Rising Trend of Unsold Completed Homes in South Korea

In areas where economic conditions are weaker or where there has been overbuilding, the accumulation of unsold homes is more severe.

Maru Kim
Maru Kim

The South Korean housing market is facing a significant challenge with the continuous increase of unsold completed homes, commonly referred to as “malicious unsold homes.” These properties, which remain unsold despite being fully constructed, have been on an upward trend for the past ten months, creating considerable burdens for the construction industry.

According to the Ministry of Land, Infrastructure, and Transport’s May housing statistics, there were 13,230 unsold completed homes across the country, marking a 2% increase from the previous month’s 12,968. This trend has been ongoing since August of the previous year, with the number of these homes reaching the highest level since November 2020, when the figure stood at 14,060 units.

This increase is indicative of a larger issue within the real estate market, where demand has not kept pace with the supply, resulting in a growing inventory of unsold properties. The construction industry is particularly affected, facing financial strain from maintaining these unsold units while also dealing with reduced liquidity and higher holding costs.

The problem of unsold homes is more pronounced in specific regions. Gyeongnam tops the list with 1,793 unsold units, followed by Daegu with 1,506 units, Jeonnam with 1,354 units, and Busan with 1,308 units. Even Seoul has seen a significant rise, with 539 unsold units last month, the highest figure in nearly a decade since July 2014 when there were 558 unsold units​.

These regional disparities highlight the uneven distribution of real estate market stress across the country. In areas where economic conditions are weaker or where there has been overbuilding, the accumulation of unsold homes is more severe. This not only impacts local construction industries but also puts downward pressure on property prices, which can lead to broader economic consequences.

The total number of unsold homes nationwide has also been on the rise, reaching 72,129 units, up by 0.2% from April, marking a six-month continuous increase. Notably, 79.5% of these unsold homes are located outside the capital region, with significant increases observed in Daejeon (+1,221 units), Busan (+930 units), and Incheon (+651 units)​.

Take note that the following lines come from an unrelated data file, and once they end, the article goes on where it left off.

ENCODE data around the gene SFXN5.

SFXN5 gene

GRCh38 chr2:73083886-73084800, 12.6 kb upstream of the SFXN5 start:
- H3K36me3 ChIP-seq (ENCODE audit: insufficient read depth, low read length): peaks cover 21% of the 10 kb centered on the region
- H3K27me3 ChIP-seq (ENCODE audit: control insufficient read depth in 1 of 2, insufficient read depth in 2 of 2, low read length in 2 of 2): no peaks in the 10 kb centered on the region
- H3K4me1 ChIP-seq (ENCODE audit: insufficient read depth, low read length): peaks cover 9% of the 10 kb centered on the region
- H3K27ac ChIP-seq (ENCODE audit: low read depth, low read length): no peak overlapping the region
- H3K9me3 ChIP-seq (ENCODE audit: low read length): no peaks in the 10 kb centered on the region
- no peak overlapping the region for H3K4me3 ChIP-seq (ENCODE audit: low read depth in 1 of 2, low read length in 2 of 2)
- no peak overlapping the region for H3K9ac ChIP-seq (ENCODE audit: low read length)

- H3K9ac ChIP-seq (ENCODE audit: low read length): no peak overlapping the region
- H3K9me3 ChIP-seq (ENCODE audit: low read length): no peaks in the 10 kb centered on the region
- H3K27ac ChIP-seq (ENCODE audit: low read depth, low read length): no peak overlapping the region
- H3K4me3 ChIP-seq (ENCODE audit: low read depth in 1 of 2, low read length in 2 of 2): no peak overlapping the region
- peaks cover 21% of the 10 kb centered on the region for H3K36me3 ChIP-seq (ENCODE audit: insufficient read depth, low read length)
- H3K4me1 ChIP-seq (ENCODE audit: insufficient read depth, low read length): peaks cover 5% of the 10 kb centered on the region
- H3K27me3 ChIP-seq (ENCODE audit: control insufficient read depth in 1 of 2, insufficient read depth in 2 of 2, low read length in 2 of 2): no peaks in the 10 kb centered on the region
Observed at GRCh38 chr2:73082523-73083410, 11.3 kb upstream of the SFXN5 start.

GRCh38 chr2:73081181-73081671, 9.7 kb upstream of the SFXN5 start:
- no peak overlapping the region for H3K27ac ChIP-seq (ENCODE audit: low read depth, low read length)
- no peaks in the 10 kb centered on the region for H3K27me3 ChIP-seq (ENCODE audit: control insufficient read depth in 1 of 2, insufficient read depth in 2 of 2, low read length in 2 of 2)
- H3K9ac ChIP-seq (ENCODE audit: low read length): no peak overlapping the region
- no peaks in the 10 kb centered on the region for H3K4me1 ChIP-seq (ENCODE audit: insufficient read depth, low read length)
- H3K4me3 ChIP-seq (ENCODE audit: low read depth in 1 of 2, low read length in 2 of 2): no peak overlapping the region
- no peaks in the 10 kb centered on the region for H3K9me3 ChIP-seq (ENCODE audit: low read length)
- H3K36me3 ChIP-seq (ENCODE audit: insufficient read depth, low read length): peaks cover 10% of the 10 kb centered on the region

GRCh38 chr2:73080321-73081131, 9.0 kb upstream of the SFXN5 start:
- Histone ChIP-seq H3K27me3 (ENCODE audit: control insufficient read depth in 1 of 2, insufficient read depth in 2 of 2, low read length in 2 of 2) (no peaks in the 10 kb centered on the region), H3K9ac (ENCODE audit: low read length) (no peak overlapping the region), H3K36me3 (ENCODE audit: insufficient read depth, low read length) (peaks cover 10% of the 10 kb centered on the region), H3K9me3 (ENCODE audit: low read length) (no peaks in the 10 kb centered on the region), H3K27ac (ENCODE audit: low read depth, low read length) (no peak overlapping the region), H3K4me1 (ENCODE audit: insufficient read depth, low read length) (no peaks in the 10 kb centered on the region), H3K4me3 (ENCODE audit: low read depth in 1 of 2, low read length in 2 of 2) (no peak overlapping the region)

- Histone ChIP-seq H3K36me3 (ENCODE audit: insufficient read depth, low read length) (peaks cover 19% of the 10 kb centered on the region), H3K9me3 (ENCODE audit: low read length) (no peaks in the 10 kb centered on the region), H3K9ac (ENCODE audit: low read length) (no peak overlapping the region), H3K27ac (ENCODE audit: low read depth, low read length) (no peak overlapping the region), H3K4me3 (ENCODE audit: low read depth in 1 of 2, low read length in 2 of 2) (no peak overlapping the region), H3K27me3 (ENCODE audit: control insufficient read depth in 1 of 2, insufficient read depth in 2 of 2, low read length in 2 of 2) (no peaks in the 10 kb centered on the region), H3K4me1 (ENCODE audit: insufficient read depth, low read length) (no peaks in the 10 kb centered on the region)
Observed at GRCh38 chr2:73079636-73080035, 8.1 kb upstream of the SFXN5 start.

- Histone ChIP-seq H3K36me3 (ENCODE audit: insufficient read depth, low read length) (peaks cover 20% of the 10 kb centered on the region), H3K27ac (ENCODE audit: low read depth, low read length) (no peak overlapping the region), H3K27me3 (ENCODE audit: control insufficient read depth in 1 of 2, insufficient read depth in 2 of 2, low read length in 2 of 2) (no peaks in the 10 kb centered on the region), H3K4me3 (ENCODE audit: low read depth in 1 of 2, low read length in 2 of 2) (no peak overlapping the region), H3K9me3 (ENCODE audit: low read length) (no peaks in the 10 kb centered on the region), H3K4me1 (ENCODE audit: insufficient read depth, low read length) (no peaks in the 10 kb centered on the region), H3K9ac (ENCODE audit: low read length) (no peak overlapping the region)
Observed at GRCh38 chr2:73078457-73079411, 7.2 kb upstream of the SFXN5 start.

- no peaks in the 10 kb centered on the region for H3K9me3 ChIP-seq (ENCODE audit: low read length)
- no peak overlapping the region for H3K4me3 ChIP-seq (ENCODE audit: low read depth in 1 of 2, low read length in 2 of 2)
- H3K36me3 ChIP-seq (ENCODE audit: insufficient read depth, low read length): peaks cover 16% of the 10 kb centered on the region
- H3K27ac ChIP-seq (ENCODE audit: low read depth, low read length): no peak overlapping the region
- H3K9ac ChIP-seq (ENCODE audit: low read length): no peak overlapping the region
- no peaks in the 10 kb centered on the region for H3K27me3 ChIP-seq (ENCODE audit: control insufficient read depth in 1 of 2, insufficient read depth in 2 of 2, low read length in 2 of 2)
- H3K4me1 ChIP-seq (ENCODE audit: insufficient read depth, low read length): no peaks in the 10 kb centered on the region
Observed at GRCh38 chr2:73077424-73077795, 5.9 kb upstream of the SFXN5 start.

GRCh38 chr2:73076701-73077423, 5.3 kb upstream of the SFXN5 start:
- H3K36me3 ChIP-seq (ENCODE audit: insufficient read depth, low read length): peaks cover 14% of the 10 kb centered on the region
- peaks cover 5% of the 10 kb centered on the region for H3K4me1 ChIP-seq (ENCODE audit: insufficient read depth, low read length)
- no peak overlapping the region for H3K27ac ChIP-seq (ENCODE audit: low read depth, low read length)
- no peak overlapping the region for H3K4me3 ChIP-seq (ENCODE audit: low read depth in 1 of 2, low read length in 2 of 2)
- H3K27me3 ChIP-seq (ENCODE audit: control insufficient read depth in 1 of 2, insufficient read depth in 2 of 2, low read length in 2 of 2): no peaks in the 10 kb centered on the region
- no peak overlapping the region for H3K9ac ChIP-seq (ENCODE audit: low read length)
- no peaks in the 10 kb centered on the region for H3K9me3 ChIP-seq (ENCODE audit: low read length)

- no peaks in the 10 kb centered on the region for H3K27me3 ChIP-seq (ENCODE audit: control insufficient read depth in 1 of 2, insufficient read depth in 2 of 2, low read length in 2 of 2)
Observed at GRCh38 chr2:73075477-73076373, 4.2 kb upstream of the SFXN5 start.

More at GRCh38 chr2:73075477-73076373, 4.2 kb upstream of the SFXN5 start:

This distribution indicates that the housing market’s challenges are more acute in regional areas compared to the capital region. The higher proportion of unsold homes in non-capital regions suggests a misalignment between housing supply and demand, exacerbated by local economic conditions and population dynamics.

In May, the overall housing transactions totaled 57,436, a slight decrease of 1.3% from the previous month. This decline was more pronounced in the provinces, where transaction volumes fell by 4.0% compared to April. However, the capital region, particularly Seoul, saw an increase in transactions. Seoul’s apartment transactions rose by 7.1% from the previous month and 39.3% year-on-year, driven by a continuous rise in apartment prices over the past 14 weeks​.

The increase in transactions in Seoul can be attributed to various factors, including rising apartment prices that have spurred buying activity as buyers anticipate further price increases. This contrasts sharply with the provinces, where economic conditions may be less robust, and the overhang of unsold homes continues to dampen the market.

The persistent increase in unsold completed homes is a clear indicator of ongoing challenges within the South Korean real estate market. Various governmental measures aimed at stabilizing housing supply and demand have not yet reversed this trend. The construction industry, in particular, faces mounting pressure as it grapples with the financial burdens associated with these unsold units.

Efforts to address this issue may need to include more targeted policies that consider regional disparities, stimulate demand in overbuilt areas, and potentially provide financial support to developers burdened by high levels of unsold inventory. Additionally, understanding and addressing the underlying economic conditions that contribute to these regional disparities will be crucial for creating a more balanced and stable housing market.

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